At the least it has been put at 180 million to 200 million bushels; but whatever the exact figure is, it represents a large carry-over, and we have to compete oil the world market with both Australia and the Argentine, our greatest competitors who have year after year a fixed policy with regard to wheat.
Coming back to my friends in the comer of the house, let me say that I am one of those who believe as they do, that Mr McFarland through his stabilization effort* did render to the Canadian wheat grower a service, but let me ask them this question: If Mr. McFarland1 has been so efficient, why this bill? Why the original bill? It has been, said1 that Mr. McFarland was not as successful as he should have been, but I do not propose to go into the ramifications of his actions. It will not do any good to go that, far back to consider the many periods through which the wheat grower has gone. However, I do propose to discuss this bill as it is applied to the problems with which we are faced.
I should like again to direct the attention of t'he committee to the type of organization in existence in the Argentine. When the resolution was before the house, the house seemed to be of the opinion that there was more than one marketing agency in theArgentine. I hold in my hand a publication put out by the Minister of Trade and Commerce (Mr. Hanson) dealing with the grain situation in the Argentine, and giving a resume of the activities of the control board for the past year. In order to make my point that they do have more than oneagency, I should like to read one paragraph of this report. I might mention that I drew this report to the attention of thecommittee in order to convince the chairman, if he needed convincing, that the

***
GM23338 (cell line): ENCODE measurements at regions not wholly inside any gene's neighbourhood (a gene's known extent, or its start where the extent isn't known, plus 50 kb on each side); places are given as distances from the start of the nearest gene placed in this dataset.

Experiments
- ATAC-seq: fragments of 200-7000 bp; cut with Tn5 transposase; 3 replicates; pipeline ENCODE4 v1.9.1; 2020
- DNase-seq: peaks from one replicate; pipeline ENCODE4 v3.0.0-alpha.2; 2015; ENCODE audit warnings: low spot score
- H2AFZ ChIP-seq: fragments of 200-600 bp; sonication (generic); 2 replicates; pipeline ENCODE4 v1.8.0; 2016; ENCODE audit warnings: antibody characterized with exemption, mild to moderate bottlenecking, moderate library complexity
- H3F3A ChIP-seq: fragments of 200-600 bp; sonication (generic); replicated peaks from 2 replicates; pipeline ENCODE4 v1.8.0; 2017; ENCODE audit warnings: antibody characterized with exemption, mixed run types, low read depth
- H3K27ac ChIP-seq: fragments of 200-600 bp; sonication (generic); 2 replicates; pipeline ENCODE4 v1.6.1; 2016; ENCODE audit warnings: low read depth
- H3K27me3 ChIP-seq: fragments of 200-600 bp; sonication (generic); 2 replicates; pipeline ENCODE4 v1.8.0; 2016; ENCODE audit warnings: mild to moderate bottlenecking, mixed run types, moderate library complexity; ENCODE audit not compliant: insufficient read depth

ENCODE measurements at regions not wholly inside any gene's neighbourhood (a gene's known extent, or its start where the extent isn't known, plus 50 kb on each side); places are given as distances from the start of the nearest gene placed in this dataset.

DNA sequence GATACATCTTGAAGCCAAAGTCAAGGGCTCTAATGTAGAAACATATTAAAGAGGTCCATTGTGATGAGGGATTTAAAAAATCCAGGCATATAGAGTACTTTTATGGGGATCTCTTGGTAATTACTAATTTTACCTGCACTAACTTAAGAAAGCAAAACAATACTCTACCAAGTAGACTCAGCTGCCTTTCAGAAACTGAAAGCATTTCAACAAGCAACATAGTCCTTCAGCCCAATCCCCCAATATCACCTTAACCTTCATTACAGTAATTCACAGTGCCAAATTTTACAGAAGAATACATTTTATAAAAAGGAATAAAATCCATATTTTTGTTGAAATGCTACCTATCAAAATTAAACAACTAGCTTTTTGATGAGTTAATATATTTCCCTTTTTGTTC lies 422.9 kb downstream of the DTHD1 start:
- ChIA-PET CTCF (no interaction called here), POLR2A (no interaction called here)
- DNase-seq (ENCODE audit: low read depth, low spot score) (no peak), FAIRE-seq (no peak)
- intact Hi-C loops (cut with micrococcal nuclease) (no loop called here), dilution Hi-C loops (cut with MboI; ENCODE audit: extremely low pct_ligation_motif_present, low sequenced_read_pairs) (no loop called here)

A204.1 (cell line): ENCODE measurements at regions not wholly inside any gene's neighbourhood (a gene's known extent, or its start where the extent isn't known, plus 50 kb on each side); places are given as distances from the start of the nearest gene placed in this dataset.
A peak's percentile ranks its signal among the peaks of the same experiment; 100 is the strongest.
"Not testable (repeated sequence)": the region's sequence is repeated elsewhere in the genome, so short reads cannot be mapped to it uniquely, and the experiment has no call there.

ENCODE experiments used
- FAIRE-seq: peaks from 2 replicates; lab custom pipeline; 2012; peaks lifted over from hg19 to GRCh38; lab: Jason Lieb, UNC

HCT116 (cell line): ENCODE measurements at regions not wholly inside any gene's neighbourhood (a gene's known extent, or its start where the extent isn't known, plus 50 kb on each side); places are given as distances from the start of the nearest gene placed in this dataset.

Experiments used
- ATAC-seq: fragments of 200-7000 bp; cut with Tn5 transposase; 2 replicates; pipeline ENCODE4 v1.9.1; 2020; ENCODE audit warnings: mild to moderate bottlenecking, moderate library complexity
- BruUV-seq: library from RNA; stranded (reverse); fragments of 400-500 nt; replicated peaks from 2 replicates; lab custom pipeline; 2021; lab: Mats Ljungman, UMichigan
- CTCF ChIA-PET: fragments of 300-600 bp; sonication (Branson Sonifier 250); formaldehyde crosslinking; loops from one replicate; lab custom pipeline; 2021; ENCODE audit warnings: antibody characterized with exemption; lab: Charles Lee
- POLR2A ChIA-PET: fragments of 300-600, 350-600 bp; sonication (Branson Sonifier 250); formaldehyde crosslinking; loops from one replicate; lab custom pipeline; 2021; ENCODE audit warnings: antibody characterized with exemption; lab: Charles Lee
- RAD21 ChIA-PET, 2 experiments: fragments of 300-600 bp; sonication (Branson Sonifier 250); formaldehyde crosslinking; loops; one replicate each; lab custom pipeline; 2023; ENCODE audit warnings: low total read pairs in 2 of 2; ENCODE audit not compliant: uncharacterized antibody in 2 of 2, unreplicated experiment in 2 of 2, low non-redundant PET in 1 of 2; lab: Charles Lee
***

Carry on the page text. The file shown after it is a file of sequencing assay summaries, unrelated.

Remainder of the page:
Argentine had met only the control board. The paragraph reads:
There has been only average activity on the market here during the past month. Prices have remained fairly steady, with a slight upward tendency towards the end, when the millers wrere competing for parcels of good quality to meet current needs. The announcement of the control board that whilst it would buy new wheat at the same rates as last year it would buy no more of the old crop.
I think that proves beyond a doubt that the system in the Argentine is similar to
that being proposed by this bill. Australia has a board and provides subsidies to her growers of three pence, or six cents, per bushel marketed and three shillings, or seventy-five cents, per acre sown. In the face of the necessity of meeting competition of that kind I was convinced that it was necessary to take some action at this session. I suggest that the bill now before us is about as good a compromise as could be arrived at. There are some features of the bill which I should like to see improved, but taking it all in all, I think it must be commended. If the hon. member for Acadia will read section 7 of the bill he will find there set out the powers of the board and I believe he will agree that they are greater than those ever held by John I. McFarland. Mr. McFarland was subject to order in council the same as this board will be. One of the powers of this board is:
(a) to receive and take delivery of wheat for marketing as offered by the producers thereof.
That is a very essential section. The definition of producer is as follows:
"Producer" includes, as well as any person actually engaged in production of wheat, any person entitled, whether as landlord, vendor, mortgagee or otherwise, by contract or operation of law to the wheat grown by a producer or to any share therein.
It will be remembered that the five cent wheat bonus was paid only to the actual grower of wheat. I might interject here that I am a farmer but as I was not actively working the 'land behind the plough and the harrow it was not my privilege to receive any of that bonus, even though I was paying the operating costs and carrying the whole load.
Subtopic: CANADIAN GRAIN BOARD